When you say "two mono amps to each woofer," do you really mean one mono amp to each woofer?
Assuming that is the case, the connections can be made by using a pair of xlr y-adapters, such as these:http://www.bhphotovideo.com/c/search?ci=4173&N=4289288134+4289360554
However, several things have to be kept in mind:
1)The gains of the amps have to be equal or very close to it, or else you will introduce a level mismatch between the woofers and the mid/hi's.
2)The preamp outputs will see a load impedance which is a considerably lower value than the input impedance of each amp. If the input impedances of all of the amps are the same, the preamp will see a load impedance equal to that value divided by 2. If they are not the same, the combined input impedance on each channel is the product (multiplication) of the two input impedances, divided by their sum. That number should be at least 10 times greater than the preamp output impedance, at the frequency at which the preamp output impedance is highest (which is usually 20Hz, especially in the case of a tube preamp). Otherwise a frequency response imbalance, such as deep bass attenuation, will probably result.
3)Low capacitance cables should be used, especially if the runs are long. The signal getting to EACH amp will be affected by the sum of the capacitances of the cables that are connected to BOTH amps. If that total capacitance is high, and if the preamp output impedance is high at high frequencies, upper treble rolloff will result.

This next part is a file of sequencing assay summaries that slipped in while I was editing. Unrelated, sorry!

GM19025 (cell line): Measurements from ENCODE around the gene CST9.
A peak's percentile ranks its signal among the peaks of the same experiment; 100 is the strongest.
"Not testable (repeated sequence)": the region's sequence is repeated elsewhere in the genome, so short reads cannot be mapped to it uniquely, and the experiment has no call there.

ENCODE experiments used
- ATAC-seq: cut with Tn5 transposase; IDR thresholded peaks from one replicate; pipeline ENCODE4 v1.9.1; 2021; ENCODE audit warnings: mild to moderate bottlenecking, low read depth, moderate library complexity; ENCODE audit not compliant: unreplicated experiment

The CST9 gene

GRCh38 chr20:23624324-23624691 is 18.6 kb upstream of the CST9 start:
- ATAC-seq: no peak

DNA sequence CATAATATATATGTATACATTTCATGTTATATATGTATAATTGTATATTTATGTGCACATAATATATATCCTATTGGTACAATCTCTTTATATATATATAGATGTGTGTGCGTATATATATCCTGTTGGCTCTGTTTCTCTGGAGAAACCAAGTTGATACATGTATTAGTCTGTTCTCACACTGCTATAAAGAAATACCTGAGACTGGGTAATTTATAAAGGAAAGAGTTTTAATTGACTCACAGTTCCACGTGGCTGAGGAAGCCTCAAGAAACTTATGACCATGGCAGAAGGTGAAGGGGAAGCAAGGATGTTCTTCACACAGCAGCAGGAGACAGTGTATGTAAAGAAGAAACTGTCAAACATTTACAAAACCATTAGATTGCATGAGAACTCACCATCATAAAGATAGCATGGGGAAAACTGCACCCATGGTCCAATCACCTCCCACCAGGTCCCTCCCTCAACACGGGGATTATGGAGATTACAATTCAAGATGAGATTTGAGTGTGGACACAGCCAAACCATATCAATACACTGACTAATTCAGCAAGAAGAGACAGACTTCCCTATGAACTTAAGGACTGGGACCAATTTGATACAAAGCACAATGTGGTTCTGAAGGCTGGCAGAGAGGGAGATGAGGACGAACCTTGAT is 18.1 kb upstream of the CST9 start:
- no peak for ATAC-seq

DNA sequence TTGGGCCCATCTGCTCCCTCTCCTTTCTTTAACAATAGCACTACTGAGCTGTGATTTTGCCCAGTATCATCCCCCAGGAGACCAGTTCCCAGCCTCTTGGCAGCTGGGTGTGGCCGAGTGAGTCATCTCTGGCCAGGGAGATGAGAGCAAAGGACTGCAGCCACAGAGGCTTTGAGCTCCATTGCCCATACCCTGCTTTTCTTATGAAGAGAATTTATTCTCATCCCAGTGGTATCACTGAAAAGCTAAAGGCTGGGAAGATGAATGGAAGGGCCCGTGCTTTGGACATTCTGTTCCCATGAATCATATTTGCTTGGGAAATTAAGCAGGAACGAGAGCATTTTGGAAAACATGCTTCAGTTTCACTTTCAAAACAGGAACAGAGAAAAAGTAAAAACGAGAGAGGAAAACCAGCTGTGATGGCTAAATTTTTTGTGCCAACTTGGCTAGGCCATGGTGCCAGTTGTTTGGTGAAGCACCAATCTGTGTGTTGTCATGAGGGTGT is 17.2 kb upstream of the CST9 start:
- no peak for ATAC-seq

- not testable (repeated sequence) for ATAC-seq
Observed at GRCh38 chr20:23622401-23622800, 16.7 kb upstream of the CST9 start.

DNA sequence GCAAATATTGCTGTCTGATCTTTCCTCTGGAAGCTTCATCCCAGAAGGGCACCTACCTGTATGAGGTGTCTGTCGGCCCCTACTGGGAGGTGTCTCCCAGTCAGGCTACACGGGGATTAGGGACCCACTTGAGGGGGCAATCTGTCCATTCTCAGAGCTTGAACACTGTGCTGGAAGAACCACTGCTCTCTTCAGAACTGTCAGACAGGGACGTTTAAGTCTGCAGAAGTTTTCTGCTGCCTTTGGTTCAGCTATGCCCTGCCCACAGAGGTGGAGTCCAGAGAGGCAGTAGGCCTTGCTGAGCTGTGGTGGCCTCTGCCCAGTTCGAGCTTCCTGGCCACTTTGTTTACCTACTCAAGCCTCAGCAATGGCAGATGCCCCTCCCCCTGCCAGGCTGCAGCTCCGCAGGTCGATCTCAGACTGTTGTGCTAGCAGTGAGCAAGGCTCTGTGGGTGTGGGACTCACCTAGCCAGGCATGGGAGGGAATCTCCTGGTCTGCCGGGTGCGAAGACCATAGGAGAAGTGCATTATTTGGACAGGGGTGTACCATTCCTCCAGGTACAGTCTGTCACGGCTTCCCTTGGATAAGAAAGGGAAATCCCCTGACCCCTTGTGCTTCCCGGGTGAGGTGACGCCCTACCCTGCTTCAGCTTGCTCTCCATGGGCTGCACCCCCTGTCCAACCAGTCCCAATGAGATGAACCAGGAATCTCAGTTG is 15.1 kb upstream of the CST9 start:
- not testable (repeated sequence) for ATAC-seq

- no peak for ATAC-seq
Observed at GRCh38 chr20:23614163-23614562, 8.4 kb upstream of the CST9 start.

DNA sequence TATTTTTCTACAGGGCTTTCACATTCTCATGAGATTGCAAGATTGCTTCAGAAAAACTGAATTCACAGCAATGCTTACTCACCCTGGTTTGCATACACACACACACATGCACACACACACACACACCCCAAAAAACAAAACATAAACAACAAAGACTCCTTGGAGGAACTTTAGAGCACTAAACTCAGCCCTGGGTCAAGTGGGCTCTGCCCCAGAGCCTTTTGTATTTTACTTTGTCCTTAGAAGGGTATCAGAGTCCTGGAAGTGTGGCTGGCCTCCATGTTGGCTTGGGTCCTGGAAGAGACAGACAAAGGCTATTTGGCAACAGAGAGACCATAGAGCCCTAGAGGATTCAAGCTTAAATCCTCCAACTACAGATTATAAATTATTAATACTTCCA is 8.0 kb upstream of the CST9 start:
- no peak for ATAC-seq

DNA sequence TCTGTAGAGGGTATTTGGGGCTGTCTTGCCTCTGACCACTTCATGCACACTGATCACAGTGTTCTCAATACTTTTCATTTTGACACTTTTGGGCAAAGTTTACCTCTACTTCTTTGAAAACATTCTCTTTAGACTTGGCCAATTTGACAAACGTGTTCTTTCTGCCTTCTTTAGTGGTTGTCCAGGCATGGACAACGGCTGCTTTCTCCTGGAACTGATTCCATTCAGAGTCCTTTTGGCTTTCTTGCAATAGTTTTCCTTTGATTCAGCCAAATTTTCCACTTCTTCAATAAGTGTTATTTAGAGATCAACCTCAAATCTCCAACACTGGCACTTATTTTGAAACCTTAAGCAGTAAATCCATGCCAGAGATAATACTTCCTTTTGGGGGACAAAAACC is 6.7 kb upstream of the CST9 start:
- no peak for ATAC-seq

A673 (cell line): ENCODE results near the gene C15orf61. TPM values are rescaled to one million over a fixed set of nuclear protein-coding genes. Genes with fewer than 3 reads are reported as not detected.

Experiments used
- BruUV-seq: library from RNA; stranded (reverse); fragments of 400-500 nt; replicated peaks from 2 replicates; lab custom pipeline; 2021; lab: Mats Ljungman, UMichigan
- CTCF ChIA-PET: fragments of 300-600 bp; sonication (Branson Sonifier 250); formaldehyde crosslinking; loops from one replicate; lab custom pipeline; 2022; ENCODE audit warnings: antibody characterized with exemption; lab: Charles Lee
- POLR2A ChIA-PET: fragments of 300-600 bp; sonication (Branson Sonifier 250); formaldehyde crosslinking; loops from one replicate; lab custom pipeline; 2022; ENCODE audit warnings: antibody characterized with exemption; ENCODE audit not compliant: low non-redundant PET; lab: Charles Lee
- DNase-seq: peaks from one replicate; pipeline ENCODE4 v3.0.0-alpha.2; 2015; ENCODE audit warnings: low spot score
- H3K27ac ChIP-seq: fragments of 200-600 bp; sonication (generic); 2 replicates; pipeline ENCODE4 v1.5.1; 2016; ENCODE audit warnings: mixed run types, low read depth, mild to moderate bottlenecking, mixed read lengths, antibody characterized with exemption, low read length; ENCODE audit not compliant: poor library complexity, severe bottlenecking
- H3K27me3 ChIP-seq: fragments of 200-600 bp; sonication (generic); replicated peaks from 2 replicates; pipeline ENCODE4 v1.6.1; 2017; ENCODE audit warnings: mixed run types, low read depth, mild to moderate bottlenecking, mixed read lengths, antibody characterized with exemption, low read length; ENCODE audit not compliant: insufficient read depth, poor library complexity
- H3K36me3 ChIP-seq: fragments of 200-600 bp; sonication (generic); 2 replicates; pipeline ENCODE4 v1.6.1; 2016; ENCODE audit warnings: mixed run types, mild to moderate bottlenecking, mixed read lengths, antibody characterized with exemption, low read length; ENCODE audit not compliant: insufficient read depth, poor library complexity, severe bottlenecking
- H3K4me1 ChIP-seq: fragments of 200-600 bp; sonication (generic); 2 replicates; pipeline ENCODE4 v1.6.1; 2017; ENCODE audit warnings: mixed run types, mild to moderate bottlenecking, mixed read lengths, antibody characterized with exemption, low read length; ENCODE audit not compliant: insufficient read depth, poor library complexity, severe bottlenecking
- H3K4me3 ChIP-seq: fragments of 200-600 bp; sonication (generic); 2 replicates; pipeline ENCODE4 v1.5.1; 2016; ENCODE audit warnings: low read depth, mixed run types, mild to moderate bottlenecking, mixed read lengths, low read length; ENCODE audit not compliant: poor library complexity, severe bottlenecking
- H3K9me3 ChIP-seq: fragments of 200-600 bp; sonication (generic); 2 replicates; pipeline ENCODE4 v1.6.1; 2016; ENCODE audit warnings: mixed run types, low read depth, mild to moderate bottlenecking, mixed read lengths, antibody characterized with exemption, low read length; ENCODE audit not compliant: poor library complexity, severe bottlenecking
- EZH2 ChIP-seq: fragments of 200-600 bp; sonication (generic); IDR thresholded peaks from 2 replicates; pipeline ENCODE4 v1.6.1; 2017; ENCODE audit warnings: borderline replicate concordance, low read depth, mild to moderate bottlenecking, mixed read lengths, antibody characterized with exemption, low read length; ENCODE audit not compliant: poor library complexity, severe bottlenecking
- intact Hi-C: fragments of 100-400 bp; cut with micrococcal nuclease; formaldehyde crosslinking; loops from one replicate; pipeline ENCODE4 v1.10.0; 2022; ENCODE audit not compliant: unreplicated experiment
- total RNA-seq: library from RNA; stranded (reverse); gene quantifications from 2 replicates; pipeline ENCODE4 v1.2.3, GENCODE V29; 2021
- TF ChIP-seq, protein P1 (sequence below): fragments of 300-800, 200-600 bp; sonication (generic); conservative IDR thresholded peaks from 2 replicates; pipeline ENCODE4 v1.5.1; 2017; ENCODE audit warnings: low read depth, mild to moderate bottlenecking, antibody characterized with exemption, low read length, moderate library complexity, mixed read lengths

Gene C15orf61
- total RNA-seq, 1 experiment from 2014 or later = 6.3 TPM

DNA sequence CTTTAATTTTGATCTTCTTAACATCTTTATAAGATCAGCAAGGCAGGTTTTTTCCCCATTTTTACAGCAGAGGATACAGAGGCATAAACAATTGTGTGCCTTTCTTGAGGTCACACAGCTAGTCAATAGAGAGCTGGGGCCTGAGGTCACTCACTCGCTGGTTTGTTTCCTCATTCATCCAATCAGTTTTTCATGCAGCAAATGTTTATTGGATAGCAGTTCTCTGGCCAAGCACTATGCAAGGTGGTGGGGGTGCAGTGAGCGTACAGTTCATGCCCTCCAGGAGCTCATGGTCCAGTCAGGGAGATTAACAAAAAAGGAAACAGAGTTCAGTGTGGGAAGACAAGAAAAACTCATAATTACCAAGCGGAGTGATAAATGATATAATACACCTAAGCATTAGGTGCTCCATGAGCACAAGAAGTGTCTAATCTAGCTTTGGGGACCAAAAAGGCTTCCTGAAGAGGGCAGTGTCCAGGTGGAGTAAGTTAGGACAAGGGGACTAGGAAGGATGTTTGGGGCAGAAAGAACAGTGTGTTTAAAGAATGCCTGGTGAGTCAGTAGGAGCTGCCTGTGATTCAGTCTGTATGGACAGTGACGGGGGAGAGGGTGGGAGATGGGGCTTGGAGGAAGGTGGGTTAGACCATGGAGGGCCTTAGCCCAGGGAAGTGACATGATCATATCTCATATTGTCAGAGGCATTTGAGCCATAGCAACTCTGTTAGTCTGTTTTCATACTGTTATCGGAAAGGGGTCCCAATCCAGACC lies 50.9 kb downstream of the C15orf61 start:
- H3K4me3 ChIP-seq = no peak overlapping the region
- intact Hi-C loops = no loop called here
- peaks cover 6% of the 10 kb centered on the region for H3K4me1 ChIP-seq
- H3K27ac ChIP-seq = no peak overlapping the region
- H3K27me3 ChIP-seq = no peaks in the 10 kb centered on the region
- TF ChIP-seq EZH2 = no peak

The Y adapters are a great idea. What if I used four Bryston Powerpacs, two 300's for the woofers and two 120's for the heads?
If I mounted these to the back or bottom of each speaker it would keep the cable runs short.
The gain difference of the amps would be my primary concern, how would I figure that out? I guess I could could use four 300's to make things easier, but I don't need that kind of power to the heads.
Or I could do two 7B-SST2's @ 600W per. Would that be better than trying to bi-amp each speaker?
The two Bryston Powerpac models you mentioned fortunately have the same gain, either 23 or 29 db for their balanced input, as selected by a rear panel switch. That is indicated on page 8 of the manual
I should have stated more explicitly that the reference to low capacitance cables and/or short cable lengths referred to the interconnects between preamp and amps, not to the speaker cables. The reason for that is that the sum of the capacitances of the two interconnects that are branched off via the y-adapter will form an RC low pass filter in conjunction with the preamp output impedance. The same thing occurs with any preamp to amp connection, but it becomes more critical using the y-adapter and two sets of cables because the capacitances of the two cables sum together, with respect to that effect.
What preamp will you be using? The lower its output impedance, the greater the cable length, and the cable capacitance per unit length, that can be tolerated. As a rough rule of thumb, with most cables and most preamps up to 10 or 15 feet would be ok.